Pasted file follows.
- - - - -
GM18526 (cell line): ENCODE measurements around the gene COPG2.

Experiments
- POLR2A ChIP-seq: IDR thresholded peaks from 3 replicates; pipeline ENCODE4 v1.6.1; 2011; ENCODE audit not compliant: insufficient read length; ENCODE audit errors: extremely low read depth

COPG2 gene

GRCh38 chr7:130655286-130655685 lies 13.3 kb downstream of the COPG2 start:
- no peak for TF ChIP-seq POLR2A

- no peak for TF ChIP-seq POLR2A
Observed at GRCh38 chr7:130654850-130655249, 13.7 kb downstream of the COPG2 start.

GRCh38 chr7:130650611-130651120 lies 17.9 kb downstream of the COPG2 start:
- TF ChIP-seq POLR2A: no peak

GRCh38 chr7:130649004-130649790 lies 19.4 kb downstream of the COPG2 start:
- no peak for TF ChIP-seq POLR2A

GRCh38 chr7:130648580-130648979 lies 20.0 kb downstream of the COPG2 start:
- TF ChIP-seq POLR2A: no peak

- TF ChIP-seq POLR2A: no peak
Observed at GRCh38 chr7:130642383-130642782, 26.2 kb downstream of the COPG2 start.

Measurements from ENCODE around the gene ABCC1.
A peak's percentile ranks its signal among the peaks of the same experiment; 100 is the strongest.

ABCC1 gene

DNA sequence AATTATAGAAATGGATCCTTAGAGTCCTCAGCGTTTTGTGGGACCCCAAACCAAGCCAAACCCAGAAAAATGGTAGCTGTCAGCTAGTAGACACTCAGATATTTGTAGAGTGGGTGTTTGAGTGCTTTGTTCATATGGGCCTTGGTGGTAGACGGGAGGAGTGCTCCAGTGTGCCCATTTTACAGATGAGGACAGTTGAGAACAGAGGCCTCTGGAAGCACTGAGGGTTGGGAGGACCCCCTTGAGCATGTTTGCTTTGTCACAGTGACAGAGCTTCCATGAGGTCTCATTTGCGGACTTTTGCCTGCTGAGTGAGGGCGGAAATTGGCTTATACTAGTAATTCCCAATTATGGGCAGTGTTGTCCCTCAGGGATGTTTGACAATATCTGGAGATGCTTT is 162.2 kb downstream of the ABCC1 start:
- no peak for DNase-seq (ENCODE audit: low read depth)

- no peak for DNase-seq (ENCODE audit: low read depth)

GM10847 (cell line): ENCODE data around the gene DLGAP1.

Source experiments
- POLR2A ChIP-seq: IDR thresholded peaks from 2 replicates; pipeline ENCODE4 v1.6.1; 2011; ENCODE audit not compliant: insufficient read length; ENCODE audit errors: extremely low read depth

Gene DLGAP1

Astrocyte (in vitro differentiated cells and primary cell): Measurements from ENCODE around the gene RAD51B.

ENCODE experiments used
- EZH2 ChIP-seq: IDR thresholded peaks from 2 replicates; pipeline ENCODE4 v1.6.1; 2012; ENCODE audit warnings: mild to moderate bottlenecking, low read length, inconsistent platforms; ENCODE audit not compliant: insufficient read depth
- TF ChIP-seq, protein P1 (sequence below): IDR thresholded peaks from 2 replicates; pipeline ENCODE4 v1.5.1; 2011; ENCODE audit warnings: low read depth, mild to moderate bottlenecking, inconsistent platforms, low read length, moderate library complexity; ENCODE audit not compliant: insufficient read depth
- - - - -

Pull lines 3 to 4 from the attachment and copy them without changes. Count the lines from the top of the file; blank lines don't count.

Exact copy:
- POLR2A ChIP-seq: IDR thresholded peaks from 3 replicates; pipeline ENCODE4 v1.6.1; 2011; ENCODE audit not compliant: insufficient read length; ENCODE audit errors: extremely low read depth

COPG2 gene